Teamwork: what does it mean? What does it mean to you? Most importantly, what does it mean to your team and accounting practice?
There’s an oversupply of definitions for teamwork, varying slightly depending on who you ask. In business practices, it’s best to approach it together, so as to build consensus in the workplace around a shared definition.
Teams of accountants today range in size and complexity, from hundreds of accountants working on audits of multinational organisations to two accountants working on a project for their manager. Collaboration (that stems from good teamwork) has emerged as one of the defining characteristics of successful firms, and is aided by technology – platforms that provide accounting teams with a controlled, centralised online space to communicate, share files and documents as well as coordinate time management and resources.
Partners are always challenging employees to ‘tear down silos’ and ‘transcend boundaries’. There are very few geniuses working in rooms all alone nowadays – nearly every project requires an element of collaboration.
Collaboration is only effective when there is buy-in, and as ever, working with other people can breed obstacles.
Egos can get in the way. It’s natural to have competition in the workplace, you want to advance your career after all. A certain level of competition is healthy for the work environment, however too much may create disunity.
Unequal levels of effort or time from individuals can also cause rifts in the team. One accountant may appear not to pull their weight, or else completely dominate the work, which can make others feel alienated. This can trigger an ‘us vs them’ mentality, and all of a sudden, members of the same team no longer feel that they are working toward the same goal.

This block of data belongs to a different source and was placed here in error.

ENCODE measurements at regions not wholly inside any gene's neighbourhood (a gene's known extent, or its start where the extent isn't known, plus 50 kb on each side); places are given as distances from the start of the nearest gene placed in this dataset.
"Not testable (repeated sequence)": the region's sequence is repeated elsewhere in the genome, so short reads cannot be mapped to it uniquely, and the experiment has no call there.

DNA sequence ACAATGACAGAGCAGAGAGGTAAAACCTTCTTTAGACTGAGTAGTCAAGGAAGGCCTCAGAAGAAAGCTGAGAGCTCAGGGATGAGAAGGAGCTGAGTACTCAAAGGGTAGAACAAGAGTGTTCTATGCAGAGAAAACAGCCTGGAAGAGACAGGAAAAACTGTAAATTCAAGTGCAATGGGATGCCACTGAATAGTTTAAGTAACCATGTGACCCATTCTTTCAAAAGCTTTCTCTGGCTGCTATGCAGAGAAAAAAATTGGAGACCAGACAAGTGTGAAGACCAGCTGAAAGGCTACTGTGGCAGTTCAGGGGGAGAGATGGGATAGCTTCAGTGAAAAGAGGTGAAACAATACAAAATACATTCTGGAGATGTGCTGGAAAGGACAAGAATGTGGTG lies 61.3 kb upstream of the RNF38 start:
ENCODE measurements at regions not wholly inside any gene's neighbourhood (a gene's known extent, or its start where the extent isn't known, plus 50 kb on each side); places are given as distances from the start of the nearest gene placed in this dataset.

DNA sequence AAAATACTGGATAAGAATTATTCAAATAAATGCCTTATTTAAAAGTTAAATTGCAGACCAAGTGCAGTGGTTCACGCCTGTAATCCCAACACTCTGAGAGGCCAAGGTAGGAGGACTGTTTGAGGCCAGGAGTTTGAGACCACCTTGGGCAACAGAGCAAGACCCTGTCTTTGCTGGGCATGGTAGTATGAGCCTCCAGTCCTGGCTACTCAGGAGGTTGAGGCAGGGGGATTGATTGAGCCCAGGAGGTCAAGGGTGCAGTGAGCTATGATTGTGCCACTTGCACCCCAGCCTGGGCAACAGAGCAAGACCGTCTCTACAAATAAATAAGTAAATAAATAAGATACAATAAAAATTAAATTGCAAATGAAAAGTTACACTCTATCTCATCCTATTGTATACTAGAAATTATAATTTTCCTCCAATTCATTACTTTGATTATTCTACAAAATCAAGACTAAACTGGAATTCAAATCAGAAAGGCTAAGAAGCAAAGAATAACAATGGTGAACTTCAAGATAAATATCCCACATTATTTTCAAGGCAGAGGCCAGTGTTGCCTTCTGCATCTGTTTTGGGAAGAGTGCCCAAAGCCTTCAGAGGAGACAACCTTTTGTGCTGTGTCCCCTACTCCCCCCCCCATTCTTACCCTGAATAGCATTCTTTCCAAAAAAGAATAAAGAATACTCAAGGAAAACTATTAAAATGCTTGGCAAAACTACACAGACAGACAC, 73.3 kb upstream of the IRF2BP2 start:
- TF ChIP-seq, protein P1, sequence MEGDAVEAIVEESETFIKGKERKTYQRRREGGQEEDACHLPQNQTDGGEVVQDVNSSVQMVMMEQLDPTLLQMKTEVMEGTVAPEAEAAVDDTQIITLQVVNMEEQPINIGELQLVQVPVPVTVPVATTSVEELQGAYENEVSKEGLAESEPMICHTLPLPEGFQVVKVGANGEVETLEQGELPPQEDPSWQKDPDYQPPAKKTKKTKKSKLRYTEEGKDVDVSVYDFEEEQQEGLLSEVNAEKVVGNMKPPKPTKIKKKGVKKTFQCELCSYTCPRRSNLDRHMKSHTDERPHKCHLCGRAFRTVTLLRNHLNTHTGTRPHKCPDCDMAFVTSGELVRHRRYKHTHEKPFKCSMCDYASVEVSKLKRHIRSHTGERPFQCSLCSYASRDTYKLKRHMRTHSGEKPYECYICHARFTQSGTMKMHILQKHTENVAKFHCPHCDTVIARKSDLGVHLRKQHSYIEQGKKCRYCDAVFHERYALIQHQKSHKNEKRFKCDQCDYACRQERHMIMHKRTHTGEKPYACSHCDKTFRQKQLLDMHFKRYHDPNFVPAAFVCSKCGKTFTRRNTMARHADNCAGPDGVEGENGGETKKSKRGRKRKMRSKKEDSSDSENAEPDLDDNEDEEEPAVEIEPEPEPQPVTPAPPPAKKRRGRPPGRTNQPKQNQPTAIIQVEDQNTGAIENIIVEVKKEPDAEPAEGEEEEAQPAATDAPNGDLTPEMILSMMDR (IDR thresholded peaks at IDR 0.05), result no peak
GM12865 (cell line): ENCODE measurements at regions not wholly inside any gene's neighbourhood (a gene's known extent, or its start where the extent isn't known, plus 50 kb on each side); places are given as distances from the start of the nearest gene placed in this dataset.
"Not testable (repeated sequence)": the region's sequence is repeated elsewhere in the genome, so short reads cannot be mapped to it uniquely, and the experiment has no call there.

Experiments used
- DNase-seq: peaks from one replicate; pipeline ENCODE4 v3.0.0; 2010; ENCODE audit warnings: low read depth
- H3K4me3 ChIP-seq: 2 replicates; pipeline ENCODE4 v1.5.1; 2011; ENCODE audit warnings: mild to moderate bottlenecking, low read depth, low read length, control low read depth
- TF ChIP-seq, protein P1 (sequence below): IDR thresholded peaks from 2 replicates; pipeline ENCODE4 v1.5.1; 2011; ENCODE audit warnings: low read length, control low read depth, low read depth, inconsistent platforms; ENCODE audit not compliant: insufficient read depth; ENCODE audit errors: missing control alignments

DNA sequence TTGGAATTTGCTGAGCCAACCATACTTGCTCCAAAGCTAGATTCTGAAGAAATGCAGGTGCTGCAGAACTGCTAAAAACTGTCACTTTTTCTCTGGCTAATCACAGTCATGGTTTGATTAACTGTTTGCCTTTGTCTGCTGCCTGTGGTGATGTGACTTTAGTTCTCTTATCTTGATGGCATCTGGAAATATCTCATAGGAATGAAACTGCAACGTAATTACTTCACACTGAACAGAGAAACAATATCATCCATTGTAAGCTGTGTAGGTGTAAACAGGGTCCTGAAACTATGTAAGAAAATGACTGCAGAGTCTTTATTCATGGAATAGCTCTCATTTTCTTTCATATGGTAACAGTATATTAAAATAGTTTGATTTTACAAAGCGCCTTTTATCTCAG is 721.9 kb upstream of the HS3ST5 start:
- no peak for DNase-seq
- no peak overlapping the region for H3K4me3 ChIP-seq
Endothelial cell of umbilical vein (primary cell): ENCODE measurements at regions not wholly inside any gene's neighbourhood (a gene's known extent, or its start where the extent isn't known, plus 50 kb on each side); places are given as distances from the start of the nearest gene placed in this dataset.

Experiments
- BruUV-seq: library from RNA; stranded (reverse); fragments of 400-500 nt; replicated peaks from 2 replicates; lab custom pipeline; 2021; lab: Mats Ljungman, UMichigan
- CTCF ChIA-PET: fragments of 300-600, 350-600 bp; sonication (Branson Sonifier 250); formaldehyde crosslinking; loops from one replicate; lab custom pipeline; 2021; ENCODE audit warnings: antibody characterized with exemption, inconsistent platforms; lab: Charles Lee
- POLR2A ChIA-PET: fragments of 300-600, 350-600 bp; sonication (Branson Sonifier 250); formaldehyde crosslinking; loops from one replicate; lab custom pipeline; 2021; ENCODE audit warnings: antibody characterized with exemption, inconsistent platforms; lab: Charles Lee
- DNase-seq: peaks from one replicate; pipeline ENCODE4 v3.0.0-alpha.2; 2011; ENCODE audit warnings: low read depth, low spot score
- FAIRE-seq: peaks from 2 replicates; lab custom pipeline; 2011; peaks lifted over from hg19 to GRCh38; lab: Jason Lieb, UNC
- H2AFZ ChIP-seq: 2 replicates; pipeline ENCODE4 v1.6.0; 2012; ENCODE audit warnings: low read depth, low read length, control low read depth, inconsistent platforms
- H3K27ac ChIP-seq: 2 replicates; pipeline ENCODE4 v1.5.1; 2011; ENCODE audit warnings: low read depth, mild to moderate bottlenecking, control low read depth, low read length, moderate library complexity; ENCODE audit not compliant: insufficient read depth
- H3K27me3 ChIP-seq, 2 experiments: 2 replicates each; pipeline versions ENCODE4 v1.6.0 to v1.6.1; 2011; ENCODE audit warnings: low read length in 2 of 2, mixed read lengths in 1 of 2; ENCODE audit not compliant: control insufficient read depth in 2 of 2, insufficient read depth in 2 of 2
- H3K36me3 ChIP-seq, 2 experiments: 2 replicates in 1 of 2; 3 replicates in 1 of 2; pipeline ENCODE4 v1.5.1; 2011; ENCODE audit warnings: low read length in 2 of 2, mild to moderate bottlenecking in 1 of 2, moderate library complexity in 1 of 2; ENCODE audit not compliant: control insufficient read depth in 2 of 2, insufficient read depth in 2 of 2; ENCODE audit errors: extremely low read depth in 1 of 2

Unproductive and dull meetings are another teamwork inhibitor. You can bet these sound familiar.
Teams work best when they put some initial effort into defining roles, clarifying processes and preventing or reducing conflict. Sensible ground rules can instill the behaviours needed for good teamwork. Here are some areas where ground rules may be helpful.
Clarify who makes the critical decisions at the start of the project — and split up the responsibility for less stress at the top and greater ownership throughout the levels. One person (partner or manager) cannot be the source of all information, but delegation does have to come from the top and without visibility into who is working on what, it’s difficult. Changes regarding the scope of the project or changes in goals should certainly go through someone more senior, while other project participants might be empowered to make decisions about changes in tasks and methodology, so long as they don’t impact the project goals or deadlines.
Define the best channels for various types of conversations. Weekly updates on a project might be posted in a shared space each week. Progress and upcoming deliverables could be dealt with in a more personalised forum, such as face to face meetings (even over Skype) so that brainstorming and problem solving can be more effectively approached. Chat could be used for ad hoc, informal conversations.